The Curtiss SB2C Helldiver was a standard US Navy carrier-borne dive bomber of WWII. Despite it’s somewhat mixed reputation with American pilots, it was extremely effective during the war. The Helldiver scored more dive bombing sinkings of enemy ships than any other Allied dive bomber. It’s post-WWII career with the US Navy was short. The US Navy began converting Helldiver squadrons to other types (or simply disbanding the squadrons) in 1946. The final US Navy attack squadron to fly Helldivers was VA-54, which flew them off USS Valley Forge (CV-45) in 1949. However, the Helldiver saw long and varied use after the war elsewhere.
SB2C Helldiver characteristics
The Helldiver had a top speed of 255 kts or 170 kts in normal horizontal flight, a ceiling of 25,000′, with a range of 1,013 NM carrying a 1000 lb bomb. It was powered by a Wright R-2600 Twin Cyclone piston engine. The Helldiver had a two-man crew (pilot and rearwards-facing gunner). The gun armament was a Mk2 20mm gun in each wing (with 800rds ammo), plus a twin M1919 machine gun for the rearwards-facing gunner. The normal payload was one 1,000 lb bomb or one Mk13 torpedo in the internal bay, plus 500 lb-rated hardpoints under the wings for smaller bombs, napalm tanks, depth charges, or gun pods.The Helldiver had folding wings and an arrestor hook for use on aircraft carriers.
During the Greek Civil War, the Hellenic Air Force found itself critically short of strike aircraft. The HAF normally flew tactical bombing missions with Spitfire fighters, or with hastily-modified C-47 Dakota transports; neither really being a satisfactory option. In mid-1949, the United States shipped forty-eight SB2C Helldivers to Greece aboard the aircraft carrier USS Sicily (CVE-118), itself a WWII veteran. Upon arrival, six of the planes were relegated to ground instruction or spare parts cannibalization use. The remaining forty-two planes were immediately issued to the HAF’s 336th Squadron at Larissa airbase. The Helldivers replaced Spitfires previously operated by the unit. The Greek planes were painted in USN semi-gloss blue. The plane was called “Teras” (beast) by the Greeks.
The Greeks made several changes to their planes. As the communist guerrillas obviously had no fighters to oppose the HAF, the rearwards twin machine gun was deleted and the gunner’s seat left empty. The saved weight slightly reduced the takeoff run. The tailwheels, which were solid rubber in US Navy use to reduce deck bounce when landing on a carrier, were replaced by locally-made inflatable tires.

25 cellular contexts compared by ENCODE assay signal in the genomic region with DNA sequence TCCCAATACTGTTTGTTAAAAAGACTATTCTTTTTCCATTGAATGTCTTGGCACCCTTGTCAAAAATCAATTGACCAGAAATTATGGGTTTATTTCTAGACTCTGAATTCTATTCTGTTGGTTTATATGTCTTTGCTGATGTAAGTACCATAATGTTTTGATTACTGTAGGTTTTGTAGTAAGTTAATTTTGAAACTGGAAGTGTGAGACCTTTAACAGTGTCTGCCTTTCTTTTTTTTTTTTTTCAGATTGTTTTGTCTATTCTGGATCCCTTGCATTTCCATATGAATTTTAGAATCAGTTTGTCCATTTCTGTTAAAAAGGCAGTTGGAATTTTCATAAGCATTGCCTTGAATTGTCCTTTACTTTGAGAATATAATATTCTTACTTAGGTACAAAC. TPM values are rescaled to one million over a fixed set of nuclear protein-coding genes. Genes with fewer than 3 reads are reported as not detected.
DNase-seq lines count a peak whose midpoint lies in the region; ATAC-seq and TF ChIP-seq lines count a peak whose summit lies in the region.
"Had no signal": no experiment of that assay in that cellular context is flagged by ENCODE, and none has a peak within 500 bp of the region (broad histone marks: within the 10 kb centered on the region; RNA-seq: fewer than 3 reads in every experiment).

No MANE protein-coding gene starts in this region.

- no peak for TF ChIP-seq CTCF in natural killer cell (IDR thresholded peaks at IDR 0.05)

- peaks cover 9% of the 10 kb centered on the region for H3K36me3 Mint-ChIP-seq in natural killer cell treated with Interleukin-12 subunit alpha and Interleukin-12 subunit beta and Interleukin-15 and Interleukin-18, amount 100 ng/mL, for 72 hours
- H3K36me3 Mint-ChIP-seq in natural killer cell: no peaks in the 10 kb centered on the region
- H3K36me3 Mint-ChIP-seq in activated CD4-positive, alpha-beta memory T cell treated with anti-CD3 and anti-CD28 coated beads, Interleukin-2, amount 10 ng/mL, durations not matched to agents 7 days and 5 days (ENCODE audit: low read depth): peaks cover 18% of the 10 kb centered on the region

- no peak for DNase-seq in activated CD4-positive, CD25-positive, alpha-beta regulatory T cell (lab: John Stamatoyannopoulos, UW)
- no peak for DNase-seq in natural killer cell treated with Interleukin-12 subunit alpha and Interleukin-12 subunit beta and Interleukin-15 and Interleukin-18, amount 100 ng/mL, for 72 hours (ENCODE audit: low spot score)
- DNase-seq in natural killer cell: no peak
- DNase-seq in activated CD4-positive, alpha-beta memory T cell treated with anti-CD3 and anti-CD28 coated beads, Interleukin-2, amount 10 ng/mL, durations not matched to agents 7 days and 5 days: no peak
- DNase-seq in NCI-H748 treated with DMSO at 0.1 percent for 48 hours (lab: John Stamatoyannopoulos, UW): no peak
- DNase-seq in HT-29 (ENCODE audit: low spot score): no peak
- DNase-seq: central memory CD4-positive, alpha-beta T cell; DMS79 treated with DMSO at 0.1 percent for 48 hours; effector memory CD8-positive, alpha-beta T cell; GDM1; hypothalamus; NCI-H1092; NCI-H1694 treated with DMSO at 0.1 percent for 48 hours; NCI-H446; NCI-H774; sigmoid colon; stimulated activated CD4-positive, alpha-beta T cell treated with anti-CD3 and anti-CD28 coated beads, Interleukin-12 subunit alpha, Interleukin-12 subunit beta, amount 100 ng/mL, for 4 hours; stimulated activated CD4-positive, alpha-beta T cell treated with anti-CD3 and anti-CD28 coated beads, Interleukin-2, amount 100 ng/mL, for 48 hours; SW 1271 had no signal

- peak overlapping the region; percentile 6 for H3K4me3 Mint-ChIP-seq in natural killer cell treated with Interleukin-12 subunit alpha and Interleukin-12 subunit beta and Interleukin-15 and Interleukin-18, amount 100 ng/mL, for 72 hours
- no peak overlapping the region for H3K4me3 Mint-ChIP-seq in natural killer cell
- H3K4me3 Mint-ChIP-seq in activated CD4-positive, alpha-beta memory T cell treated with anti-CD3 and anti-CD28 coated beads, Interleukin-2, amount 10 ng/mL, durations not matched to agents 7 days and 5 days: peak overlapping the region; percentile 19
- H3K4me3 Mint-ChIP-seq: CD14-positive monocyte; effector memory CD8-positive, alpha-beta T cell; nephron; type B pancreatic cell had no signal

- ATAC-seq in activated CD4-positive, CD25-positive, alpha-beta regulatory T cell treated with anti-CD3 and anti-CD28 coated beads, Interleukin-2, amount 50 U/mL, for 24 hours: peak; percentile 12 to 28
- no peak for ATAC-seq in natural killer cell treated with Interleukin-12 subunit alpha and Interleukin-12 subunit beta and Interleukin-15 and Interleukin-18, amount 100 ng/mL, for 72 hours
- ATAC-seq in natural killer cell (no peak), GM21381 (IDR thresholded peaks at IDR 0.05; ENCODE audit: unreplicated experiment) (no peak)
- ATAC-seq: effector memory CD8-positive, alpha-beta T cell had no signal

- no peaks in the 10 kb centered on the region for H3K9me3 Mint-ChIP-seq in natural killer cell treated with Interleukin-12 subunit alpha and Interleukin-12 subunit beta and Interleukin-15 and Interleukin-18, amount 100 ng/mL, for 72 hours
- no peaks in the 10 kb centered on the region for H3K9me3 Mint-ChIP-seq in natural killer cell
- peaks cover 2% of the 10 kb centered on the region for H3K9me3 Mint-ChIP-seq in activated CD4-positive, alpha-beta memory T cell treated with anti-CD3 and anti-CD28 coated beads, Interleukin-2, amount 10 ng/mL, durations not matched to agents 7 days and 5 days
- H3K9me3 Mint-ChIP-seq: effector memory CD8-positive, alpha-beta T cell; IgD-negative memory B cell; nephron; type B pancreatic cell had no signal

Almost immediately, the 336th Squadron’s Helldivers entered combat. They were extremely effective ground attack aircraft, often being armed (picture below) with two twin .50cal machine gun pods which, along with the 20mm guns, made for quite a strafing run. Common iron bombs were used as well, and napalm tanks saw heavy use by the Greek Helldivers.
On 24 August 1949, Helldivers were critical to the battle of Grammos, one of the last pitched battles of the civil war. Besides strafing runs, the Helldivers fired about 2,000 air-to-ground rockets and dropped 114 napalm bombs on the communists. Immediately after the Grammos battle, the Helldivers attacked communist positions near Vitsi, isolating them on two sides from the rest of Greece to the south and the Albanian border to the north. This was the last air action of the war. Only about 1,000 communist troops remained in the area and they either surrendered or fled in small groups across the border to Albania, ending the Greek civil war.
None of the HAF’s Helldivers were shot down, however a few had already been written off due to airframe fatigue. About three dozen were still in service with the HAF. The type had definitely proven itself during the conflict and was well-liked by Greek pilots. On 6 September 1949, several Helldivers flew a victory airshow over Athens, including a mock dive bombing run on the Acropolis to entertain the crowd.
During the summer of 1953, the 336th Squadron converted to the F-84 Thunderjet and the old Helldivers were withdrawn from frontline service and placed into secondary status. As their numbers dwindled they were used for occasional daytime reconnaissance and as squadron “hack” planes. The type was finally retired in 1957. Today one is preserved as a museum piece at Decelea.
In 1949, the French navy selected surplus SB2C Helldivers as the replacement for it’s worn out SBD Dauntless dive bombers, themselves WWII veterans. Two squadrons were purchased, equipping Flottille 3F and Flottille 16F; both frontline aircraft carrier squadrons.
The Helldiver flew off three French aircraft carriers, the large British-built fleet carrier Arromanches, and the two WWII-veteran escort carriers, Bois Belleau (ex-USS Belleau Wood CVL-24) and Lafayette (ex-USS Langley CVL-27).
(A French navy Helldiver ‘catches the wire’ aboard Lafayette in 1951. The large 17′-diameter dish in the background is a WWII-vintage SK-2 air search radar, which was still used onboard Lafayette.)